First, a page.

Having worked on both chapters of A Quiet Place, were there directives from John Krasinski about how he wanted the score to sound this time around?
He really wanted to keep the world of the first movie alive in the second movie. It wasn’t really a question of reinventing the wheel for this movie but more extending the sonorities and the harmonies and the melodies and the themes that we’d already established. As I was working on it, I met him once when we first screened the movie, he came out to Paramount. After that, he was really busy working in New York so I’d send the music through the music editor to play for him. At one point he wanted to hear more options on certain things—the new thematic stuff, a new character. For the most part that was pretty minor in terms of what I did. It was pretty straightforward.
You’ve done so much to define how contemporary horror sounds. Is there an instrument or synthesizer that’s a particular go-to when you want to create a sense of doom or foreboding?
No. It’s really dependent on the film. It’s not like a particular sound that I use for every movie. This is definitely a hybrid score. There are orchestral, acoustical elements which are more, in this movie, geared toward the human elements, and then there’s the electronic stuff which is more geared toward the monster-alien themes. I think it’s like trying to find the key to the picture itself. I think the whole element of making scary music is being aware of the humanity of the picture first and being able to contrast that with things that would be disruptive to that. And it’s by investing in the family in this movie and in the characters that you really feel for them, care for them, and that way anything that might threaten that becomes scary.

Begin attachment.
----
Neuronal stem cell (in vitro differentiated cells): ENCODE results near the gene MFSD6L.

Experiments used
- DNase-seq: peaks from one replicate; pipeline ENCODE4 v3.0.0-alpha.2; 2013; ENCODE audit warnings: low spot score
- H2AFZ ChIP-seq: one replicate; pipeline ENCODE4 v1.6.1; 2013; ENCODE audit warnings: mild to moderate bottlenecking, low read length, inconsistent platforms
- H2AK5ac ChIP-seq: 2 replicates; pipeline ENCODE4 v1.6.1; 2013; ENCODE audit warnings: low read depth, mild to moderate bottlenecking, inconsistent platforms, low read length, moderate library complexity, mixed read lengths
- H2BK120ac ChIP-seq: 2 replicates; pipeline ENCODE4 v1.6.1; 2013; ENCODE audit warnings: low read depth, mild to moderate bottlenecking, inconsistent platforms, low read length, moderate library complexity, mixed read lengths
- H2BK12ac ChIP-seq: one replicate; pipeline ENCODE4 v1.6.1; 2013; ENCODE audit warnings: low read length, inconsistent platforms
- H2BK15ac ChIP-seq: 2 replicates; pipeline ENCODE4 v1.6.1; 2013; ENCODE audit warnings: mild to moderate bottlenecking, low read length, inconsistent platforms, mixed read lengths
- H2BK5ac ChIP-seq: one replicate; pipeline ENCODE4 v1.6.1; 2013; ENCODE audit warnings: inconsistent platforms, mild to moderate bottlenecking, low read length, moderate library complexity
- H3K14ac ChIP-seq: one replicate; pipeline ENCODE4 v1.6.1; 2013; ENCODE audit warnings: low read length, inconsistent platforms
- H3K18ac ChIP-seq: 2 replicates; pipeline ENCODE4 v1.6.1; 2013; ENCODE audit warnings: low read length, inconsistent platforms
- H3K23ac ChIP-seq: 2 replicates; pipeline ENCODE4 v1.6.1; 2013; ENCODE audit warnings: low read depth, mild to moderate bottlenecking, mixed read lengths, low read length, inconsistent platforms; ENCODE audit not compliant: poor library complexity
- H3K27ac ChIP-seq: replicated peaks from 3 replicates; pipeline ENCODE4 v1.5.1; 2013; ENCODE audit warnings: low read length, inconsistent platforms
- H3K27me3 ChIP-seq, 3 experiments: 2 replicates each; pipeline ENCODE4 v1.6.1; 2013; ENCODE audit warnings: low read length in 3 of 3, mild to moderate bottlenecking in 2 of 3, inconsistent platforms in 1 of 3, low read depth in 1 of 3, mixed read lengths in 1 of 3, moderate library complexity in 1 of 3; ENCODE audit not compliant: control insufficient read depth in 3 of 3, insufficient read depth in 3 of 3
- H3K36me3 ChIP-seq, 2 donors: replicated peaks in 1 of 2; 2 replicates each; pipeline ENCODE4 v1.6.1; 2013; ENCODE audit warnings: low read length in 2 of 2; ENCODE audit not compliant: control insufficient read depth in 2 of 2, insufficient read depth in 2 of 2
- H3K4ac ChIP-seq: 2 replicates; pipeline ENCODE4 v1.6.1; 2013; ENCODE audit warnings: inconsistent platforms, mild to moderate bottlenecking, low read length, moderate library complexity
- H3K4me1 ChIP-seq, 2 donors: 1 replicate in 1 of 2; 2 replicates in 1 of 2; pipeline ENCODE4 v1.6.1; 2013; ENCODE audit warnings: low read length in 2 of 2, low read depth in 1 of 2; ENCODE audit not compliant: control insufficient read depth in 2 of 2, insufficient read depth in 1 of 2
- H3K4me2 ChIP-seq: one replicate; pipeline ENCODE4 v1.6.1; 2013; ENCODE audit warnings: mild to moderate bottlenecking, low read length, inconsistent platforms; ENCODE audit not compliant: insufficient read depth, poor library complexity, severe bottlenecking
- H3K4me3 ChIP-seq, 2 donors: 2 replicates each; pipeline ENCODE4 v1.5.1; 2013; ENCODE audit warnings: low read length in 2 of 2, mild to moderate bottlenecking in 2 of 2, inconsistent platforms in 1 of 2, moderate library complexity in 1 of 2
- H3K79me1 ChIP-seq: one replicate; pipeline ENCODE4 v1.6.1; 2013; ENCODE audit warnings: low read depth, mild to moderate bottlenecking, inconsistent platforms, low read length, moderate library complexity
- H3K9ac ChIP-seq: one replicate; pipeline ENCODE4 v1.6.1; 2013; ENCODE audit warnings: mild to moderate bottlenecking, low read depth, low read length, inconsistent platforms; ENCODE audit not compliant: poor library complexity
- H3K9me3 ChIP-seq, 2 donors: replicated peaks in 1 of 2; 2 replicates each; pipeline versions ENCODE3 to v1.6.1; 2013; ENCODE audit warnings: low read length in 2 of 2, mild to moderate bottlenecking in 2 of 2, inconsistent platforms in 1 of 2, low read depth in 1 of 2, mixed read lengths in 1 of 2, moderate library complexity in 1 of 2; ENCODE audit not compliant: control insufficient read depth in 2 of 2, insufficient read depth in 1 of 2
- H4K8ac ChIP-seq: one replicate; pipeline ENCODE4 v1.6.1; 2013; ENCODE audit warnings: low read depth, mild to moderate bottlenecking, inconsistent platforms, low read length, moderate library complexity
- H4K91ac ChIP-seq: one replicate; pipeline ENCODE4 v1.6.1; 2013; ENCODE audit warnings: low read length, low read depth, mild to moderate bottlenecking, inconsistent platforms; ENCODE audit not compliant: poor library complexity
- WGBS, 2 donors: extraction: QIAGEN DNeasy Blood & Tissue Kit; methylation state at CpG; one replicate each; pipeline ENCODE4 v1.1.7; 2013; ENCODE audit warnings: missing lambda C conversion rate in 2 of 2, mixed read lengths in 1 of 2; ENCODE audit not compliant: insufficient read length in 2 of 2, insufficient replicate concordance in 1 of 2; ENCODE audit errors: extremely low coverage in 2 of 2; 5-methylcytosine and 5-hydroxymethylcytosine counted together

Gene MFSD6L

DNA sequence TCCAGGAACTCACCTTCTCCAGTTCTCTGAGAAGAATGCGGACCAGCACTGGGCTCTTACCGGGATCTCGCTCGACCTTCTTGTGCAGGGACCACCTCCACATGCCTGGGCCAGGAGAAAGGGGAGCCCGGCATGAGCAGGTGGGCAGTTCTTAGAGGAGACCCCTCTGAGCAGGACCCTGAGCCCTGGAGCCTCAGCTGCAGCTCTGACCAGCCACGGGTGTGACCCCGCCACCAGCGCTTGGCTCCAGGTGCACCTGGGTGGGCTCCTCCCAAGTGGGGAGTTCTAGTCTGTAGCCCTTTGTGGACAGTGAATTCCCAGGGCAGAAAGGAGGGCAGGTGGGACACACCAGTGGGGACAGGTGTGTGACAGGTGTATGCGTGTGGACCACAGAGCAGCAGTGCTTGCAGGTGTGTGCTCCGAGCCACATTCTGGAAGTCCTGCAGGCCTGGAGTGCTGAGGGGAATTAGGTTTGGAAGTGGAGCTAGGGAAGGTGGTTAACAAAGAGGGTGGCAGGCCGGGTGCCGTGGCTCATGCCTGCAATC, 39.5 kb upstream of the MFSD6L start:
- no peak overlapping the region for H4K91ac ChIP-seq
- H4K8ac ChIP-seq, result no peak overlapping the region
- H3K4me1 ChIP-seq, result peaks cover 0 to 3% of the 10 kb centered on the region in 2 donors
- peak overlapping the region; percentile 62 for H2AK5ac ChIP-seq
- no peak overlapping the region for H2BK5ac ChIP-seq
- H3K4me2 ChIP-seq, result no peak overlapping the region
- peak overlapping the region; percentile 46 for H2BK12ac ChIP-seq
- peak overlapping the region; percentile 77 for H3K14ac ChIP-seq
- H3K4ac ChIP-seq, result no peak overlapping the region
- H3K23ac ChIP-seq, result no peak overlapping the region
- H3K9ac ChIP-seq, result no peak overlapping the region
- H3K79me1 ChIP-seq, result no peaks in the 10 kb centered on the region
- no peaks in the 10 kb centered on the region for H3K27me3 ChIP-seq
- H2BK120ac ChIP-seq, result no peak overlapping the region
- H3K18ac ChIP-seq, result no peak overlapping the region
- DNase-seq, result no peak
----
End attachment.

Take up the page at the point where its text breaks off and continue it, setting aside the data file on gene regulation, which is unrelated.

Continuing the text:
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Featured image: Evelyn (Emily Blunt) and Marcus (Noah Jupe) brave the unknown in “A Quiet Place Part II.” Photo by Jonny Cournoyer. Courtesy Paramount Pictures.